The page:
2016, Pavley standards will reduce GHG emissions
by more than double that achieved by EISA.
– Future stringency: By 2020 phase in for EISA, Pavley
will be more stringent, per California’s Climate Action
Plan, and will reduce GHG emissions by more than
65 percent of the reduction achieved by EISA
EPA Waiver Denial (filed Jan. 2, 2008)
• Controversy re EPA decision making process
• Congress investigating whether:
– Before deciding, did EPA Administrator Johnson cut
off discussions with EPA technical staff but confer with
the White House?
– Johnson ignored EPA’s legal advice that a court
would likely overturn a denial, and that a court would
likely uphold an approval?
– Decision made before EPA had written the legal
EPA Waiver Denial (filed Jan. 2, 2008)
• EPA’s Feb. 29, 2008 additional decision docs
– Based upon “compelling and extraordinary conditions”
– Doesn’t reach other potential denial criteria
– Claims causes and effects must be local and regional,
not global
– Claims conditions mean local geographic, climate
(thermal inversion), and auto concentration conditions
– Claims causes and effects must substantial and
– Finds climate change effects to California are not
caused by local conditions, and the effects are
serious, but not unique, compared to rest of U.S.
EPA Waiver Denial (filed Jan. 2, 2008)
• Will the waiver denial challenge continue
in the Ninth Circuit? Or be transferred to
the DC Circuit?
• EPA waiver is the final obstacle to Pavley,
OR LEV and state GHG emission
standards for on-road vehicles
• Will this case be resolved before the next
president is sworn in?
Petitions to regulate GHG
emissions from nonroad vehicles
• Non-road engines include aircraft, ships,
RV’s, farm, construction, mining, industrial
and logging equipment, etc.
• Petition regarding ships: Oct. 3, 2007.
Oregon didn’t join.
• Petition regarding aircraft: Dec. 4, 2007.
Oregon didn’t join.
• Petition regarding other nonroad engines:
Jan. 29, 2008. Oregon joined.
Petitions to regulate GHG
emissions from nonroad vehicles
• Similar situation as state efforts to encourage federal
regulation of on-road GHG emission standards in 1999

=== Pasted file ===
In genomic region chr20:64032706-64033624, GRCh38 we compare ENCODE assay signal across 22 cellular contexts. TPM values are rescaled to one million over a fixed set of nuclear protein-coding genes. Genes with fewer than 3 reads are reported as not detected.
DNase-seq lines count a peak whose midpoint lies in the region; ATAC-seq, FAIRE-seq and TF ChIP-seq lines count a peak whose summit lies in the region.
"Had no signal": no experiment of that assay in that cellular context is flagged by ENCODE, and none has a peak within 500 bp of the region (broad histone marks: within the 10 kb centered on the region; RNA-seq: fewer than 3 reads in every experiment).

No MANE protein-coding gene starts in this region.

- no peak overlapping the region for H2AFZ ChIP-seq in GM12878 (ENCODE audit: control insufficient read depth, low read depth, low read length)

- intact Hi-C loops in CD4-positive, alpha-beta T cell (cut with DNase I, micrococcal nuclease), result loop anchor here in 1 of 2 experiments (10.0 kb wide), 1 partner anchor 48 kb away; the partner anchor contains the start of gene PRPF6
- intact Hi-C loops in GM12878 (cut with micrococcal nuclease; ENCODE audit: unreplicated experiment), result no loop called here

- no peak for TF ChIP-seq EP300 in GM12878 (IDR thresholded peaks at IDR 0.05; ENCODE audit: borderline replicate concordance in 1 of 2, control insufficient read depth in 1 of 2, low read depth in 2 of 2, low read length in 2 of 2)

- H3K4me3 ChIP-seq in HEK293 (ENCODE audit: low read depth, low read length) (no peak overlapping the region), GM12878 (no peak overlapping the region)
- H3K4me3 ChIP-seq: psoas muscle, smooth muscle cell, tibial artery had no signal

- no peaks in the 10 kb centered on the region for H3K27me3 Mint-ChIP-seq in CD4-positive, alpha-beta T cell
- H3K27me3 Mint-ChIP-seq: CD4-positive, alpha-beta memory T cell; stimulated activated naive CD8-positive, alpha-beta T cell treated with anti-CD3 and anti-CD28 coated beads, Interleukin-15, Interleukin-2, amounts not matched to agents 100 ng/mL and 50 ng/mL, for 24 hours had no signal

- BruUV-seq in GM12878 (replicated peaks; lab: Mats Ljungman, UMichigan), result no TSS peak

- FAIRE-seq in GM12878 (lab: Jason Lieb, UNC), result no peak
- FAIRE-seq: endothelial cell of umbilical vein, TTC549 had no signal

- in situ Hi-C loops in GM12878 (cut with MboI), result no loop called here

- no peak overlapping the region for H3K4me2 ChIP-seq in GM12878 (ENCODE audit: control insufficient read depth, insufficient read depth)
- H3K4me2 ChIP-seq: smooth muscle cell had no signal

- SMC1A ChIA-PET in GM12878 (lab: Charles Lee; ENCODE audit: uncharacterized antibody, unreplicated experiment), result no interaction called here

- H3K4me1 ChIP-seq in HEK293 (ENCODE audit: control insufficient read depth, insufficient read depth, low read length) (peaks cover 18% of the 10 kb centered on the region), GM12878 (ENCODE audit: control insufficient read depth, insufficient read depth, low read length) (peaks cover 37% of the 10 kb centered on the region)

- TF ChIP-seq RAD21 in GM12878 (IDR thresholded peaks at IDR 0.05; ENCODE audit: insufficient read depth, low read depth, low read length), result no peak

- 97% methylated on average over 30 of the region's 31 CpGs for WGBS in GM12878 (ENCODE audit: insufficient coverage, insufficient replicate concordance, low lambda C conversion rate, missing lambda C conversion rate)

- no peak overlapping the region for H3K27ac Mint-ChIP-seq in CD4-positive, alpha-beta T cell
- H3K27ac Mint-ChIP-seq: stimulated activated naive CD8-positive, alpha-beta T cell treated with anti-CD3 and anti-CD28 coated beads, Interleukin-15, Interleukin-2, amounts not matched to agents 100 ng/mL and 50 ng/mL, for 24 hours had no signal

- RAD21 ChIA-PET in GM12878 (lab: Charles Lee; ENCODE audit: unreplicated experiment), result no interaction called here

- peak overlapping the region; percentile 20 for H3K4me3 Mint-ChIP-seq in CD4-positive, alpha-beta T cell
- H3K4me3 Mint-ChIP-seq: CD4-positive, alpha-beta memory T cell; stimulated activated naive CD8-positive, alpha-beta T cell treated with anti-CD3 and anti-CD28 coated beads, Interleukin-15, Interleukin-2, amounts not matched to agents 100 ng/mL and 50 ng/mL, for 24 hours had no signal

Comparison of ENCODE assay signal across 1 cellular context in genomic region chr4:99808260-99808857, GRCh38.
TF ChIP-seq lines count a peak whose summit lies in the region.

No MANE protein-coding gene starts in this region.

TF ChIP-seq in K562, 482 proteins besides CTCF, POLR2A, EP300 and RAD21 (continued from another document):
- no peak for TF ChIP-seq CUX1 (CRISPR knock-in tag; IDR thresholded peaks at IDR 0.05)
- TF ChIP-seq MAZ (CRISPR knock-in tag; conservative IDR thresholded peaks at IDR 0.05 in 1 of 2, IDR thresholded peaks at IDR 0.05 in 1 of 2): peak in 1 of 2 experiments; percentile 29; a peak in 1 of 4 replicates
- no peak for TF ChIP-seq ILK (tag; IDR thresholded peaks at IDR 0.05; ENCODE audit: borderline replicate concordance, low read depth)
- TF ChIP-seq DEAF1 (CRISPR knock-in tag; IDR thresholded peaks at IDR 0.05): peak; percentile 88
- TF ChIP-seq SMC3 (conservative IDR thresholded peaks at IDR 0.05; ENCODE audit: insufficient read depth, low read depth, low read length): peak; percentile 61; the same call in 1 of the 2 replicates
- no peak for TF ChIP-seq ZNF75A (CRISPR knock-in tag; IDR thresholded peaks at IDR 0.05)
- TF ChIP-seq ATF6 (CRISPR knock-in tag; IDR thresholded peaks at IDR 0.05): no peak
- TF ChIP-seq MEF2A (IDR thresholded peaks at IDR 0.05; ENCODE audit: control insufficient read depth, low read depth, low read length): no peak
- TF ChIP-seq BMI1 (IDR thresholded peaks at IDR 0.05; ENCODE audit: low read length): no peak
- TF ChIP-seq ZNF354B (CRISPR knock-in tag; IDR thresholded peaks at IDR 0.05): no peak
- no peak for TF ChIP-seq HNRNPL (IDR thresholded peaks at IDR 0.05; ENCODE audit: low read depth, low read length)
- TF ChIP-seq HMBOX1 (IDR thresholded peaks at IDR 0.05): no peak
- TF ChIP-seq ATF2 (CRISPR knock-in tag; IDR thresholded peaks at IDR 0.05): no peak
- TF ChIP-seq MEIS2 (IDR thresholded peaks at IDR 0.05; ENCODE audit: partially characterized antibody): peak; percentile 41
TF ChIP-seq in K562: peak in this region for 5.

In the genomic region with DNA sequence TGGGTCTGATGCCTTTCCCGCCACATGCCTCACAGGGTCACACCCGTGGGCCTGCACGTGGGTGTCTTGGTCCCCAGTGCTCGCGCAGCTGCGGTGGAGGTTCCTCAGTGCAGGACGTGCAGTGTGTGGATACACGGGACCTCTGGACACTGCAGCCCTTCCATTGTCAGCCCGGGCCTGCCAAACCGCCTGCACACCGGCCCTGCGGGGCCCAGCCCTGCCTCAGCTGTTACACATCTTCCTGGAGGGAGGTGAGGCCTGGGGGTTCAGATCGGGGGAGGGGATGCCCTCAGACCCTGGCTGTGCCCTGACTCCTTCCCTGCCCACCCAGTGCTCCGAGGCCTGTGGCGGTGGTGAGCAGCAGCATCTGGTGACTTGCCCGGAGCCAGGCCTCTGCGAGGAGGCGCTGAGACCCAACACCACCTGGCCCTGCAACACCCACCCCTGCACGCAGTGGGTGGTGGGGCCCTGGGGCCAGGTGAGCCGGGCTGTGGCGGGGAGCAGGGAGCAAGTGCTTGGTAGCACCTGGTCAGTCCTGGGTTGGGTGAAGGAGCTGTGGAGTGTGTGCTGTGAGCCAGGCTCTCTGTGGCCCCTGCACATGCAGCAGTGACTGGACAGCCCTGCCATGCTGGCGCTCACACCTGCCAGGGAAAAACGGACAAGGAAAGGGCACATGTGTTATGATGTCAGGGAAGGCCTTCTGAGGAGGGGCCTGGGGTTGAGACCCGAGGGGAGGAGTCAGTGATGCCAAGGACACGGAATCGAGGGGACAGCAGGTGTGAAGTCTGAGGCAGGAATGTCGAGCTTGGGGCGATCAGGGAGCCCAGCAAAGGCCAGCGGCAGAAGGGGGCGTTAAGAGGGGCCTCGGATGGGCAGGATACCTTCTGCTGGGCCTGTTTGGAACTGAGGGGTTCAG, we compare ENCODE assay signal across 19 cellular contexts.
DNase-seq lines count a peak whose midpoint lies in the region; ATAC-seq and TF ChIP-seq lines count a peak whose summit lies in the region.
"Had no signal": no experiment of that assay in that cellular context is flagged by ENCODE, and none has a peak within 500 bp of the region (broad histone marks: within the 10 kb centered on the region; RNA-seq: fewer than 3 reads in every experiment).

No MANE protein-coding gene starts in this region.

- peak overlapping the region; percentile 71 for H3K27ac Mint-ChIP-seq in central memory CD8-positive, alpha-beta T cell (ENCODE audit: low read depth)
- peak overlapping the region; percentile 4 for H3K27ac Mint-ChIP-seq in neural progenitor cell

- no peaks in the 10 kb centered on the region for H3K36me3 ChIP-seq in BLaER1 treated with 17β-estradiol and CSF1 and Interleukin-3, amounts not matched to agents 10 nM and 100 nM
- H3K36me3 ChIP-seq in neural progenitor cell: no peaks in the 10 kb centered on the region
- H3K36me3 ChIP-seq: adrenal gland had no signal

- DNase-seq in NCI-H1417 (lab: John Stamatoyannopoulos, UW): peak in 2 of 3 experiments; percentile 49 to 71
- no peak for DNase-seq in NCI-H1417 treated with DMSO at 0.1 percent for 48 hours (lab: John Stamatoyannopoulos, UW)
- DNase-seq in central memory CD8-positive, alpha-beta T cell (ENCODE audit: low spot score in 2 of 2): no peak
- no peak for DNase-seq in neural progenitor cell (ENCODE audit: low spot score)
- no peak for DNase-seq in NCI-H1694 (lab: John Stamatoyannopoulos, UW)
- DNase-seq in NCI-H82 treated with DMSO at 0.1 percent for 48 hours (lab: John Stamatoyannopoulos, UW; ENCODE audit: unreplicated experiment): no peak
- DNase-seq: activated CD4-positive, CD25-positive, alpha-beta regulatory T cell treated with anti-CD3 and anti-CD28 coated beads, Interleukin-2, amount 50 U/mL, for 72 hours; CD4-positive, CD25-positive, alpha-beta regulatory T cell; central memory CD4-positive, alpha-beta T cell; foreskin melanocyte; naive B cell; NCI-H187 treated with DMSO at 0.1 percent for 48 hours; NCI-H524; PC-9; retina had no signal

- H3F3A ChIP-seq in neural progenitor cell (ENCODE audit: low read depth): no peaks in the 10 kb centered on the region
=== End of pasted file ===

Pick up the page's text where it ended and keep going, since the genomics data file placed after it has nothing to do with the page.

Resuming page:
– EPA may or must regulate upon finding endangerment
• Must for aircraft
• May for ships and other nonroad engines
– Mass. v. EPA endangerment determination would likely extend to
nonroad vehicles as well
– States cannot regulate emissions of new trains and farm /
construction equipment less than 175 horsepower
– For other new (and all existing) nonroad engines, CAA preempts
state emission standards unless EPA waives for California
– Other states may adopt California standards
Petitions to regulate GHG
emissions from nonroad vehicles
• Mass. v. EPA all over again?
– Court has already decided on standing for
states, and that CO2 and other GHGs are air
pollutants under the Clean Air Act
– Can states persuade or force EPA to make an
endangerment decision, and additionally to
regulate? If not, will California adopt
standards and request an EPA waiver?
Petitions to regulate GHG
emissions from nonroad vehicles
• Pacific Merchant Shipping v. Goldstene (Feb. 27th,
– Ninth Circuit finds that Clean Air Act section 209(e), concerning
nonroad engines, preempts California’s Marine Vessel Rules
– Rules regulated existing auxiliary diesel engines using dirty fuel
– Rules weren’t GHG standards, but case is significant for GHG in
reiterating that the CAA preempts state emission standards,
even creative strategies addressing serious nonroad pollution
issues that the feds haven’t regulated
– California attempted to avoid preemption by regulating:
• Existing, not new, engines
• “In use requirements” instead of emission standards
• Allowing fuel switching for compliance
• Mass. v. EPA, 549 U.S. ___, 127 S.Ct. 1438
• Green Mt. Chrysler Plymouth Dodge Jeep v.
Crombie, 508 F. Supp. 2d 295 (D. Vt. 2007)
• Center for Biological Diversity v. NHTSA, 508
F3d 508 (9th Cir. 2007)
• Central Valley Chrysler-Jeep v. Goldstone, 2007
U.S. Dist. LEXIS 91309 (E.D. Cal. Dec. 11,
• Pacific Merchant Shipping v. Goldstene, 2008
U.S. App. LEXIS 4171 (9th Cir. Feb. 27th, 2008)